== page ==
The best books of 2017

Michael Silverblatt’s favorite books of the year (in no particular order). Read the Bookworm’s list of books to restore your faith in humanity, here. 

Shadowbahn by Steve Erickson  (Dutton/Penguin)

A novel that astonishes immediately with the shock of its opening image; the Twin Towers appear on a freeway in the badlands. No, they’re not a mirage. The resurrection causes all of recent American history to be re-imagined.

To my way of thinking, Steve Erickson is one of America’s six, no five greatest living novelists (William H. Gass died earlier this month) and this is one of his wildest and most daring books. The young protagonists learn more about what we once dreamed for America and how we manifested those dreams in our popular music. A visionary novel about the end of the American dream.

After Kathy Acker:  A Literary Biography by Chris Kraus (semiotext(e)/ Native Agents)

This is an extraordinary book about the development of a modern writer. Kathy Acker brought the avant-garde novel to a new level of feminist intensity—and Chris Kraus brings her radically perceptive eye to Acker’s stylistics as well as to her sexuality. I found the book brilliant.

The Complete Stories of Leonora Carrington (Dorothy, a publishing project)

These eerie, surreal stories are brought together for the first time in a single volume by this adventurous young press. Carrington is a bonafide surrealist, (she was close to Max Ernst) and author of works that are dazzlingly strange.

Lincoln in the Bardo by George Saunders (Random House)

George Saunders (Photo: Alex Pieros)

This is the finest American novel I’ve read in many years. It’s about the events after the death of Abraham Lincoln’s beloved son, Willie. George Saunders takes the incredible risk of following Willie into the realm between life and death, what Buddhists call the Bardo. This novel attempts to imagine the afterlife — its last third is one of the triumphs of American fiction of any time, not just of this year.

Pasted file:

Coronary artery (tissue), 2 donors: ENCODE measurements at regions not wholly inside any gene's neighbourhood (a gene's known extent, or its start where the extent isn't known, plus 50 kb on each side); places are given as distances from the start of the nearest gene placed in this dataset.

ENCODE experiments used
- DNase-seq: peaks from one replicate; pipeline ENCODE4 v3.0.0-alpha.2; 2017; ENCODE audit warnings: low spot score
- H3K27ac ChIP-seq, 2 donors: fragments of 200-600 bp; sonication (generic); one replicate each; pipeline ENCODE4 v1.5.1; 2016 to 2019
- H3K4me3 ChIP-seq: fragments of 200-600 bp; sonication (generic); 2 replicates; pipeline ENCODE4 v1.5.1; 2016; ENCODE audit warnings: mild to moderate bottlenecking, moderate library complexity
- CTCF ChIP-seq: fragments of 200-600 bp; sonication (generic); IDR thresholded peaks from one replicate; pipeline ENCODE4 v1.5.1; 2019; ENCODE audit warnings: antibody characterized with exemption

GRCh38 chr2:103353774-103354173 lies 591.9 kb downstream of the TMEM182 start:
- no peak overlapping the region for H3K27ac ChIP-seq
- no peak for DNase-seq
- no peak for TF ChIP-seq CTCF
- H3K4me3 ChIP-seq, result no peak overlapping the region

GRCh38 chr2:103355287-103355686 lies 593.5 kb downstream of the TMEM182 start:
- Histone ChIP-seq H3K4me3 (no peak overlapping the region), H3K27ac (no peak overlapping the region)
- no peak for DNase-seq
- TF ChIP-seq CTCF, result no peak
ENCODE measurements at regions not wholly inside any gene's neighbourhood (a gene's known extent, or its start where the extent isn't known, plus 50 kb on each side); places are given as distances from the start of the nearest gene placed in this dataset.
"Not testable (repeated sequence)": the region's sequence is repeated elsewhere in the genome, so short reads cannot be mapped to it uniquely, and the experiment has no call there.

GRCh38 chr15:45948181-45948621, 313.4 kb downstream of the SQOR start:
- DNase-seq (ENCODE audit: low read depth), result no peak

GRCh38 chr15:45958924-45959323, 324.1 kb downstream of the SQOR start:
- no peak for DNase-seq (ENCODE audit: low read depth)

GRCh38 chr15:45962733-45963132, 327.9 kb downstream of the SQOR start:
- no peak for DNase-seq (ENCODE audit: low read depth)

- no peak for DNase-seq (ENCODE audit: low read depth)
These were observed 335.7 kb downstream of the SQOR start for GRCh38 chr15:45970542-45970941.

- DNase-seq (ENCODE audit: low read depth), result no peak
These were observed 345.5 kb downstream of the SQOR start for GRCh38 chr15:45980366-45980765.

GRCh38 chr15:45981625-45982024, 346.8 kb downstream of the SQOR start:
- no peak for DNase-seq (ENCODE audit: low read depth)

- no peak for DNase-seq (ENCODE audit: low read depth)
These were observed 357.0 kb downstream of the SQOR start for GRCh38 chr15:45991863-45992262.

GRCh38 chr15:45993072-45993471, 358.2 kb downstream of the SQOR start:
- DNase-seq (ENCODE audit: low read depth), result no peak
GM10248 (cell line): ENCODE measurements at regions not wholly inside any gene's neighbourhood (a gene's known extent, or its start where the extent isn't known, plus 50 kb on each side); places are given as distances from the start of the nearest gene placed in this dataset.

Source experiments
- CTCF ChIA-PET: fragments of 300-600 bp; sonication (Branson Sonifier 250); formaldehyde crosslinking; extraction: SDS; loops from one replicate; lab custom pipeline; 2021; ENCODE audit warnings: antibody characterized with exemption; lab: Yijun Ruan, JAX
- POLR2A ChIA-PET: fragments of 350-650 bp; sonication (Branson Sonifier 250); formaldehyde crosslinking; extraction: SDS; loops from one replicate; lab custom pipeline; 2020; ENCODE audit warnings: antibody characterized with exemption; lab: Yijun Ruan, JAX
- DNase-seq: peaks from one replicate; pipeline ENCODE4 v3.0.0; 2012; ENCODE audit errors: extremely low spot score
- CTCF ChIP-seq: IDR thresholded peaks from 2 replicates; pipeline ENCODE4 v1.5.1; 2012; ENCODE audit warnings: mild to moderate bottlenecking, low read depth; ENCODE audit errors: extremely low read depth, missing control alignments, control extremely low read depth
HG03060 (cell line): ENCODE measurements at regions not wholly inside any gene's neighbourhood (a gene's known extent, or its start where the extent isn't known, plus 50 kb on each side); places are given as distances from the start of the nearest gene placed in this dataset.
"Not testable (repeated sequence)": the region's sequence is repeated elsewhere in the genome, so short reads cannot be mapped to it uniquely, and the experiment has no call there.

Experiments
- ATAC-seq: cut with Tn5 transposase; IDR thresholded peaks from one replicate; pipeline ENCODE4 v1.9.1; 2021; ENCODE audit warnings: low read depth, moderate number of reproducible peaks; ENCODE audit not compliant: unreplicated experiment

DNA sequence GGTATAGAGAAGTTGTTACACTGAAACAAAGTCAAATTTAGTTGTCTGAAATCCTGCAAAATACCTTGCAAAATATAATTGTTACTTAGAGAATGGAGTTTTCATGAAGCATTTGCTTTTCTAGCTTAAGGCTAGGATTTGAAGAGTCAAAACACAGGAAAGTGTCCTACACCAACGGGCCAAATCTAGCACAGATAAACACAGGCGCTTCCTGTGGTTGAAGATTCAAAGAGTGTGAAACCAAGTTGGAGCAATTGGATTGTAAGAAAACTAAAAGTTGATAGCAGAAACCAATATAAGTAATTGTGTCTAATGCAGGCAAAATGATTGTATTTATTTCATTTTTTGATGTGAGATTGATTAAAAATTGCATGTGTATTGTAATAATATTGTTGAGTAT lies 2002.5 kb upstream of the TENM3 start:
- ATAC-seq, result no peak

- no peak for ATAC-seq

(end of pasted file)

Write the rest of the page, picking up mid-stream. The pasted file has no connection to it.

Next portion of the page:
Miss Burma by Charmaine Craig (Grove Press)

I was afraid to begin this novel; I know nothing about Burma (Myanmar is its name today). While the book is set in Burma, its real subjects are love and beauty over generations. I was knocked out by the ambition and accomplishment of Charmaine Craig’s novel. And, yes, there is a beauty pageant and you will meet Miss Burma.

In the Midst of Winter by Isabel Allende (Atria)

I was honored and delighted to have Isabel Allende visit us at KCRW’s studios recently — she brings a tenderness and vivacity with her that are also the hallmarks of this new novel.  The title comes from the famous quote from Albert Camus, “In the midst of winter I found there was within me an invincible summer.”  If you need to find your invincible summer try this book. It’s a new direction for Allende: it’s suspenseful, takes place mostly in Brooklyn, and it takes care to thaw the frozen heart.

New People by Danzy Senna (Riverhead Books)

This biracial novel is funny and startling, moving us into the new age of racial fluidity with an aplomb that makes it look easy. It’s not easy; it’s profound.

Dear Friend, from My Life I Write to You in Your Life by Yiyun Li (Random House)

A moving, disturbing memoir of this writer’s struggle with suicidal depression. Her book helped me through a period of grief and mourning. What more can you ask from a work of literature?

There are Things More Beautiful than Beyoncé by Morgan Parker (Tin House Books)

You might think the title says it all, but this book of poetry is more than its title. It’s quirky, electric, funny and arrogant. The fight a gifted black woman wages in the age of celebrity is fought in the pages of Morgan Parker’s powerful work.

Lowly by Alan Felsenthal (Ugly Duckling Presse)

I am still recovering from the honor of having this poet’s first book of poems dedicated to me.  It’s a search for permanent values in the emptied-out world, a book in which the life of this young poet is seen as an outgrowth of his spiritual and philosophical development.  Lowly would be an achievement at any point in a poet’s career, as a first book it’s nearly unthinkable.

The Essential W. S. Merwin Copper Canyon Press

W. S. Merwin’s editor, Michael Wiegers, made this exquisite selection for the great poet’s 90th Birthday. This handy book is a great gift for everyone. What can we say about Merwin? Ethereal, mysterious, hard-headed, protective of the earth and its occupants.  At this time of year, don’t let this book pass you by.

The Complete Stories of Leonora Carrington (Dorothy, a publishing project)

These eerie, surreal stories are brought together for the first time in a single volume by this adventurous young press. Carrington is a bonafide surrealist, (she was close to Max Ernst) and author of works that are dazzlingly strange.